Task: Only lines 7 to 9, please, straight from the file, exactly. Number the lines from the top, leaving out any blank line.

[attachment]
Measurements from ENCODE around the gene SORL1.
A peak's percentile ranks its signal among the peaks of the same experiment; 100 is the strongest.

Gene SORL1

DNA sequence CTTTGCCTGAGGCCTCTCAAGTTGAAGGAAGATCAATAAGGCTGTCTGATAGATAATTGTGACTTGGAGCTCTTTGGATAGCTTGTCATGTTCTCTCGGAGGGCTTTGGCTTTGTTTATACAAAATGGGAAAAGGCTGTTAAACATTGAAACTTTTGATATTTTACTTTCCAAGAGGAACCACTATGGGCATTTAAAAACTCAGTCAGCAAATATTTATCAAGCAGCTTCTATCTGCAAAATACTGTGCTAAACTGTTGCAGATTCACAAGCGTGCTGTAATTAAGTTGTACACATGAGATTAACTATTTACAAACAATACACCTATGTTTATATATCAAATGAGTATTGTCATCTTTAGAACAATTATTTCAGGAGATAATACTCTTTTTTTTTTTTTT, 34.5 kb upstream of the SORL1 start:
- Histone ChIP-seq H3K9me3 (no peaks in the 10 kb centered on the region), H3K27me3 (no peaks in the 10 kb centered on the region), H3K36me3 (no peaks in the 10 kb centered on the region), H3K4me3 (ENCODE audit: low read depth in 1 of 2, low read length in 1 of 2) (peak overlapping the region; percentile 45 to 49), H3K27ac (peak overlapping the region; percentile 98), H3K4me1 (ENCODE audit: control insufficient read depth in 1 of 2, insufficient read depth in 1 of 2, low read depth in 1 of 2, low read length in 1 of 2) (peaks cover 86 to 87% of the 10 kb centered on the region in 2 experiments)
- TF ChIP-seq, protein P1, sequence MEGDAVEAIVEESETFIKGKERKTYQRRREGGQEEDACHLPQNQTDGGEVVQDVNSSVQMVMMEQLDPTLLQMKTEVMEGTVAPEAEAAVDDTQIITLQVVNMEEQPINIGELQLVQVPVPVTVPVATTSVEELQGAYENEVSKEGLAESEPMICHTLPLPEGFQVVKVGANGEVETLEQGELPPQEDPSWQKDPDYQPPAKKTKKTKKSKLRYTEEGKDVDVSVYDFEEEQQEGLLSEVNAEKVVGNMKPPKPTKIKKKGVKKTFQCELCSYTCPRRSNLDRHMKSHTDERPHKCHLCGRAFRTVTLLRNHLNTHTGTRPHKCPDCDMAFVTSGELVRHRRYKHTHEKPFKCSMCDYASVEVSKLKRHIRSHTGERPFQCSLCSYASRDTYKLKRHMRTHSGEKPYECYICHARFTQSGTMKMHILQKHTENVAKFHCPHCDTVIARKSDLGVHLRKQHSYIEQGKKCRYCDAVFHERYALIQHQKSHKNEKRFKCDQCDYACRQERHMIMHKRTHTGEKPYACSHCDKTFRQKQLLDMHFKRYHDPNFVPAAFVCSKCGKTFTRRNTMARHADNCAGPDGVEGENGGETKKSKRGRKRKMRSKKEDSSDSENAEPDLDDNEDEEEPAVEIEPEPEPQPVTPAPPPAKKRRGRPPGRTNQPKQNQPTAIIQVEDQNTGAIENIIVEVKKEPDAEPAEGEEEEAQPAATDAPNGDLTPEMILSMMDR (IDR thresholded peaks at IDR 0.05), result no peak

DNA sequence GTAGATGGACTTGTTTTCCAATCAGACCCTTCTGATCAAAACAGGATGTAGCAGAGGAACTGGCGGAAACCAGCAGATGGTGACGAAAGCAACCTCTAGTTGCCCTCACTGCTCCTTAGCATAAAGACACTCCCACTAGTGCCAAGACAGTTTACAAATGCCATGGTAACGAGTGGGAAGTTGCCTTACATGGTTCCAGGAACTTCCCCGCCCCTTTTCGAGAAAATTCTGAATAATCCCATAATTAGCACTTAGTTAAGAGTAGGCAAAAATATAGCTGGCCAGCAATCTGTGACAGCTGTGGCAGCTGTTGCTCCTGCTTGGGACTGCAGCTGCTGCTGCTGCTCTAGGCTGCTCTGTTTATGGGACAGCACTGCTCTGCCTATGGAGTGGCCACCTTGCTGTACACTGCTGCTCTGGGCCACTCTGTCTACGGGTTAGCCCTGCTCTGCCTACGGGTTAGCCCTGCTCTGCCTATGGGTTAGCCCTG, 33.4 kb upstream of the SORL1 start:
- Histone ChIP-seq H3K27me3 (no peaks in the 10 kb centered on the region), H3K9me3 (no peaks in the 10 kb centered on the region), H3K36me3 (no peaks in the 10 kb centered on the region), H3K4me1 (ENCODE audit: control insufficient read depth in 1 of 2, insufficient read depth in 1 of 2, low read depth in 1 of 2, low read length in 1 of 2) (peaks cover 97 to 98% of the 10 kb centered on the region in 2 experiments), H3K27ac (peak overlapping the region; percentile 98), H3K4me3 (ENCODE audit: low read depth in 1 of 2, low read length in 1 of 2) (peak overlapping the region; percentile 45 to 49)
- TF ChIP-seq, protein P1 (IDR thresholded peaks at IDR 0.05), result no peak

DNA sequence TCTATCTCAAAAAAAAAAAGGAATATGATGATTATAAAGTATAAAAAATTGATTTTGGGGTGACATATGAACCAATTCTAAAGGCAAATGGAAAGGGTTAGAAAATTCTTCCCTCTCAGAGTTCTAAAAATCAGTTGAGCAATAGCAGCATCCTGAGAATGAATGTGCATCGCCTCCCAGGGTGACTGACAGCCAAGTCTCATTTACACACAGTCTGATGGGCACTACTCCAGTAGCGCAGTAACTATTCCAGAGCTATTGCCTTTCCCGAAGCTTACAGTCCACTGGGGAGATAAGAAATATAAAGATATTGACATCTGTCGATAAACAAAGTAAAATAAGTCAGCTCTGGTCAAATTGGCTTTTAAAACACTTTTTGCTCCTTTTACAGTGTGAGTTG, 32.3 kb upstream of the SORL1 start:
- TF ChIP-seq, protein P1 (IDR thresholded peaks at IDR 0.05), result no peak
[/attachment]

DNA sequence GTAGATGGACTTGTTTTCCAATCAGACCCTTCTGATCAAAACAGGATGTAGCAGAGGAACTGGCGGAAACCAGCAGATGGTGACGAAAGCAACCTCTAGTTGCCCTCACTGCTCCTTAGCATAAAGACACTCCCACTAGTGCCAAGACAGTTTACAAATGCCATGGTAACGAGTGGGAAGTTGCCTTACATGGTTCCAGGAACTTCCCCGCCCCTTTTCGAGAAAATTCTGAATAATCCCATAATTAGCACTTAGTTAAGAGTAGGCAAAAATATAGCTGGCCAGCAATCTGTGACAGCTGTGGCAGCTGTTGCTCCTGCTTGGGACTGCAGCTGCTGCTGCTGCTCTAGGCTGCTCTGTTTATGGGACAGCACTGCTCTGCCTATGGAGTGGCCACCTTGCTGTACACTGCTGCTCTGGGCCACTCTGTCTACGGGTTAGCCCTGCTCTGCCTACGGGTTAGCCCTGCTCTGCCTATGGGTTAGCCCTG, 33.4 kb upstream of the SORL1 start:
- Histone ChIP-seq H3K27me3 (no peaks in the 10 kb centered on the region), H3K9me3 (no peaks in the 10 kb centered on the region), H3K36me3 (no peaks in the 10 kb centered on the region), H3K4me1 (ENCODE audit: control insufficient read depth in 1 of 2, insufficient read depth in 1 of 2, low read depth in 1 of 2, low read length in 1 of 2) (peaks cover 97 to 98% of the 10 kb centered on the region in 2 experiments), H3K27ac (peak overlapping the region; percentile 98), H3K4me3 (ENCODE audit: low read depth in 1 of 2, low read length in 1 of 2) (peak overlapping the region; percentile 45 to 49)
- TF ChIP-seq, protein P1 (IDR thresholded peaks at IDR 0.05), result no peak